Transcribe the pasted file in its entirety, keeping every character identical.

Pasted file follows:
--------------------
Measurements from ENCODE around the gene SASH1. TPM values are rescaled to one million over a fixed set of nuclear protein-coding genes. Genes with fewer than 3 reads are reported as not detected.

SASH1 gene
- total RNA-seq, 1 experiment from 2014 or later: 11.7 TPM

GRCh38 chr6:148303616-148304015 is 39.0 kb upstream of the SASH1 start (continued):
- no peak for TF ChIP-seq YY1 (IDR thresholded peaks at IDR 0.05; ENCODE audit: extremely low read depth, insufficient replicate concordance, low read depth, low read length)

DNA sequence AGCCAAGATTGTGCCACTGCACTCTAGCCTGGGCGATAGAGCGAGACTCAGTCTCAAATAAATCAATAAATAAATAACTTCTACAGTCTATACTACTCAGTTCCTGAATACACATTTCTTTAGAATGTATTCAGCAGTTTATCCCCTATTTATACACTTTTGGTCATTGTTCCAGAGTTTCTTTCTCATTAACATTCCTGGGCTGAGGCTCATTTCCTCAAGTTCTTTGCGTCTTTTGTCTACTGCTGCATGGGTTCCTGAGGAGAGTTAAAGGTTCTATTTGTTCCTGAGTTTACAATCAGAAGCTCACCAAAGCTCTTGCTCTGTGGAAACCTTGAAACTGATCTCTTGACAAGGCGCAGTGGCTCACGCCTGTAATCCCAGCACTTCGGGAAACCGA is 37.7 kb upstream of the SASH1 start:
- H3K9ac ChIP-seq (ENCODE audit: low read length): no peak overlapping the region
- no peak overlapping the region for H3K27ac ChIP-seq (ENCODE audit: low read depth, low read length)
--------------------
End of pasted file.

Measurements from ENCODE around the gene SASH1. TPM values are rescaled to one million over a fixed set of nuclear protein-coding genes. Genes with fewer than 3 reads are reported as not detected.

SASH1 gene
- total RNA-seq, 1 experiment from 2014 or later: 11.7 TPM

GRCh38 chr6:148303616-148304015 is 39.0 kb upstream of the SASH1 start (continued):
- no peak for TF ChIP-seq YY1 (IDR thresholded peaks at IDR 0.05; ENCODE audit: extremely low read depth, insufficient replicate concordance, low read depth, low read length)

DNA sequence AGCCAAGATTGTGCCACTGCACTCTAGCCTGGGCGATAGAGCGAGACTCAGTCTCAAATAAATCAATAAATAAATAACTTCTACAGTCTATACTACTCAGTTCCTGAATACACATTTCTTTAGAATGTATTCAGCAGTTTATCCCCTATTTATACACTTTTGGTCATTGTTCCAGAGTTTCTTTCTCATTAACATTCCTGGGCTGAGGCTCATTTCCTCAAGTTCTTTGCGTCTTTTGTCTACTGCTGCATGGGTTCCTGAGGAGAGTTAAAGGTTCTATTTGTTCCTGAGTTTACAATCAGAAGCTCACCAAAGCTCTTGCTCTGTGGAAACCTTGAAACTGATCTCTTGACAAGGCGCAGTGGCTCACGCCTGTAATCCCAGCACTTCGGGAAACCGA is 37.7 kb upstream of the SASH1 start:
- H3K9ac ChIP-seq (ENCODE audit: low read length): no peak overlapping the region
- no peak overlapping the region for H3K27ac ChIP-seq (ENCODE audit: low read depth, low read length)